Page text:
ESA prepares for next missions to Mars
Before humans can leave footprints on the surface of Mars, many questions have to be answered and many problems solved. One of the most fundamental questions is whether life has ever existed on Mars.
In its long-term Aurora Programme of Solar System exploration, ESA is preparing a series of robotic missions that will reveal the Red Planet’s secrets and pave the way for future human expeditions.
A major step in this ambitious programme was completed this week with the selection of two industrial teams to carry out the detailed design of the ExoMars rover and its payload of scientific instruments called 'Pasteur'.
These teams will be responsible for producing a detailed design concept for the rover, the first vehicle of its kind to be built by ESA. ExoMars will be ESA’s first mission to carry 'exobiology' instruments, meaning they are specifically designed to search for life.
Over the next few months ESA scientists will define a multi-instrument package that will be able to carry out a number of key tasks. It should be able to drill into the surface, retrieve and analyse samples, study the physical environment and look for evidence of biomarkers – clear signs that life has existed on Mars in the past, or even survives to the present day.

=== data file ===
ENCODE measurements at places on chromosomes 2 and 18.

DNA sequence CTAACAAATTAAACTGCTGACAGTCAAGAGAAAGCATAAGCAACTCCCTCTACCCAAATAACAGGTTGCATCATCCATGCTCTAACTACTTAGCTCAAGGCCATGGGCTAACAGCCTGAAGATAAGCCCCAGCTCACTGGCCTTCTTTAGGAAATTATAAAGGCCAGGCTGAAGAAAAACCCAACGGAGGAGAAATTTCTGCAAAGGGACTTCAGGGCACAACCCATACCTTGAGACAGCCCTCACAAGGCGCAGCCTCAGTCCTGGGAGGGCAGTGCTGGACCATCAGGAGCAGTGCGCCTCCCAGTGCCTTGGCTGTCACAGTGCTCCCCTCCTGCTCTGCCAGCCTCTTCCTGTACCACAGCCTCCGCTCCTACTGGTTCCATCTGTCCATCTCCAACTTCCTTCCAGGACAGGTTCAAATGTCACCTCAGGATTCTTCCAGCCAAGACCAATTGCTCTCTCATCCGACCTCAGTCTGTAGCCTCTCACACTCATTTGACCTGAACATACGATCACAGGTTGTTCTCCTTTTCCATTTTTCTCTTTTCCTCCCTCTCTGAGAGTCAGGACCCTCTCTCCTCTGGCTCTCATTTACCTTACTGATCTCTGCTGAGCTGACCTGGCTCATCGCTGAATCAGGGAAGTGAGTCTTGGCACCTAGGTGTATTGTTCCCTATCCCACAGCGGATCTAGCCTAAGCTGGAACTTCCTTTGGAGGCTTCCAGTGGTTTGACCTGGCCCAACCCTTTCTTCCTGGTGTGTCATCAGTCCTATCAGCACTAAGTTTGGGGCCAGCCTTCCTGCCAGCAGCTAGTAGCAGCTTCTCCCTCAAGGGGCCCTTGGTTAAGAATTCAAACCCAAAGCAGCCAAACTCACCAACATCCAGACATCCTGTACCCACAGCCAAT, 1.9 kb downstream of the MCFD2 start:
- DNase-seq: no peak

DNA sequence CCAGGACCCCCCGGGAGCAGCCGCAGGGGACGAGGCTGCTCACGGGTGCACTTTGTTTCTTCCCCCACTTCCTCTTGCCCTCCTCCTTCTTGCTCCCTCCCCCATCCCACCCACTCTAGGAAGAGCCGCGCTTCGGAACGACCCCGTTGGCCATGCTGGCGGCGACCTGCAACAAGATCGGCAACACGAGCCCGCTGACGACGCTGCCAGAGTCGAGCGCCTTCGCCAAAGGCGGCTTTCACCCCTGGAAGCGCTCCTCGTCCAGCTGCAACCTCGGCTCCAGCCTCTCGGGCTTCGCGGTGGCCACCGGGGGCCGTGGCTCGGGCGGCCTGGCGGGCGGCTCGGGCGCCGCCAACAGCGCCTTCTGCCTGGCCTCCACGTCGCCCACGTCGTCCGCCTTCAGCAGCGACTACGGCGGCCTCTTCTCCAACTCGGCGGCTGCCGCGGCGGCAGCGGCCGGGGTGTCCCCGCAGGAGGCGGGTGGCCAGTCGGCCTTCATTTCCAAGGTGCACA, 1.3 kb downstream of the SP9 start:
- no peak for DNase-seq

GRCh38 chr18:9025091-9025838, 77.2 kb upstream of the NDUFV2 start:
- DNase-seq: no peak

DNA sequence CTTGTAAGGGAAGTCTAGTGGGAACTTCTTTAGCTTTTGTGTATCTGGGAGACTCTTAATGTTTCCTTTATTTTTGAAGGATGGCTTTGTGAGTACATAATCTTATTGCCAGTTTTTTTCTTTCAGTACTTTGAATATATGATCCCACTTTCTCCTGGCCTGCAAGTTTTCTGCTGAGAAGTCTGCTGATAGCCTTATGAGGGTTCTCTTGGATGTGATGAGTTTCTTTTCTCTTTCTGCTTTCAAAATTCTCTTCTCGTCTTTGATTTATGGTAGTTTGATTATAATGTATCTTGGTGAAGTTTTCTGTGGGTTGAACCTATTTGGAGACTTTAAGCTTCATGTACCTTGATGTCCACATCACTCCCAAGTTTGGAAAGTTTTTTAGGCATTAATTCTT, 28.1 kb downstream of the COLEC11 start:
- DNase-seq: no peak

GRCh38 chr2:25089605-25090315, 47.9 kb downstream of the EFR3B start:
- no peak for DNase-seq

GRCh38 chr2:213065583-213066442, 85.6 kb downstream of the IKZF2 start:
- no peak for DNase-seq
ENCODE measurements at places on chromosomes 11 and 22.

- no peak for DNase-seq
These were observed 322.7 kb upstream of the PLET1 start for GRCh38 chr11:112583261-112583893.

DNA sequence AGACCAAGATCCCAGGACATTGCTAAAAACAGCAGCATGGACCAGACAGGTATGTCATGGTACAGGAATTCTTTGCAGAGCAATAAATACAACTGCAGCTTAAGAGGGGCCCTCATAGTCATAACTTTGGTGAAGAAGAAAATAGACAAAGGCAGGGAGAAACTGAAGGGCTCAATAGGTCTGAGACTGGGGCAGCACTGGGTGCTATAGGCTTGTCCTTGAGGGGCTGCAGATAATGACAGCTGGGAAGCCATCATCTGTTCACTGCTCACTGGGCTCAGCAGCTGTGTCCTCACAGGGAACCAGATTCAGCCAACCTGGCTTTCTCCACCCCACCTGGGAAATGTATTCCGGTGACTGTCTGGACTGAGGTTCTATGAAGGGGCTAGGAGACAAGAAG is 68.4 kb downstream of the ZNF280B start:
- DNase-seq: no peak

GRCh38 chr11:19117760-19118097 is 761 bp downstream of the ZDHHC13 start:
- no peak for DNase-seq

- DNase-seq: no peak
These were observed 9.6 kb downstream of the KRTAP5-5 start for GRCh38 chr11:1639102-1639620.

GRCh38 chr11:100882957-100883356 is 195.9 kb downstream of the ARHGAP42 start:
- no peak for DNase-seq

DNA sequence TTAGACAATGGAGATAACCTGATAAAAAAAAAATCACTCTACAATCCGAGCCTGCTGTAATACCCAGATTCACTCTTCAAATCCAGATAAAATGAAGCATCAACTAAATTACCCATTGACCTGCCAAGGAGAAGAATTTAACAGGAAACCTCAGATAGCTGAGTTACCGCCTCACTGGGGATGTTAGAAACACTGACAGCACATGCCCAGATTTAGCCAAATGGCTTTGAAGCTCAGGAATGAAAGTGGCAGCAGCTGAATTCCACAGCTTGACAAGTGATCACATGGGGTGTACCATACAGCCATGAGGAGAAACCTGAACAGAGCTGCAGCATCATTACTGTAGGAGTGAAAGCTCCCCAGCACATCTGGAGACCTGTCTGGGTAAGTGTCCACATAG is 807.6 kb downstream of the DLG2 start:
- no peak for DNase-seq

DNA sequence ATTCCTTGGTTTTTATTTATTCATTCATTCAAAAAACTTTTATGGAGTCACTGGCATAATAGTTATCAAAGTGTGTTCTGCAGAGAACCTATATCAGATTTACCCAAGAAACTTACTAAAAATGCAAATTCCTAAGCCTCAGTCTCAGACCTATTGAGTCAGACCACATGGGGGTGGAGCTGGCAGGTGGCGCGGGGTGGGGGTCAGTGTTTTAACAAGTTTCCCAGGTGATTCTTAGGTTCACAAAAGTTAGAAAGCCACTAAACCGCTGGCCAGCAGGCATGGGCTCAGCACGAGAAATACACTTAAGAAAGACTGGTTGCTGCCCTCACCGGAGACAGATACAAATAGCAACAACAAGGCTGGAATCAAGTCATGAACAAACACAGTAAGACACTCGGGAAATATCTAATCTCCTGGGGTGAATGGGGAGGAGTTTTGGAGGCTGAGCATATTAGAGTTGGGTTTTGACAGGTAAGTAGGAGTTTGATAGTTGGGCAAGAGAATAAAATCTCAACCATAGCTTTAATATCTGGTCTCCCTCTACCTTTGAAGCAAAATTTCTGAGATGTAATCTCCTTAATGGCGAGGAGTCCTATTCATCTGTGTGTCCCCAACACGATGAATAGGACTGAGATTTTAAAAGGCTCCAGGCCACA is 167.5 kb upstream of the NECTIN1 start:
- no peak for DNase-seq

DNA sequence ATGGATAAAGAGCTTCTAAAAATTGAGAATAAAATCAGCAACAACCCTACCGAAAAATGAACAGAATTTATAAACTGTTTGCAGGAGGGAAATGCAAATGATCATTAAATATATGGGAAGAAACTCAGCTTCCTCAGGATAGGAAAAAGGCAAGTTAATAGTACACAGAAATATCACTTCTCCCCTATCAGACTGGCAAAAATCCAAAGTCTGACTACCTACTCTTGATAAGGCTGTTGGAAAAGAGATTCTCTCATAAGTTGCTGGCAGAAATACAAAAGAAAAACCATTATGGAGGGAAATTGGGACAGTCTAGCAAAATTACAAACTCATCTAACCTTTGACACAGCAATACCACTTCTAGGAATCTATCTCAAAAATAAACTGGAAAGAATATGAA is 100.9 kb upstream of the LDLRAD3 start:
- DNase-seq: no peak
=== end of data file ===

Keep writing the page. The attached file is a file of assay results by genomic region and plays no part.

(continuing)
ExoMars, which is scheduled for launch in 2009, will include an orbiter and a descent module that will land a highly mobile rover, weighing up to 200 kilogrammes, on the surface of Mars. After delivery of the lander and rover, the orbiter will operate as a data relay satellite between the Earth and the vehicle on the surface.
The main aim of the rover and its state-of-the-art Pasteur payload will be to search for signs of life, past or present, on the Red Planet. Pasteur will be the most comprehensive scientific package ever to land on Mars, with tools that can extract, handle and analyse samples of Martian soil.
Its unique capability to obtain underground samples at depths of up to two metres will provide an excellent opportunity to gain access to ice-rich soil layers - and possibly the first definitive evidence of primitive Martian life.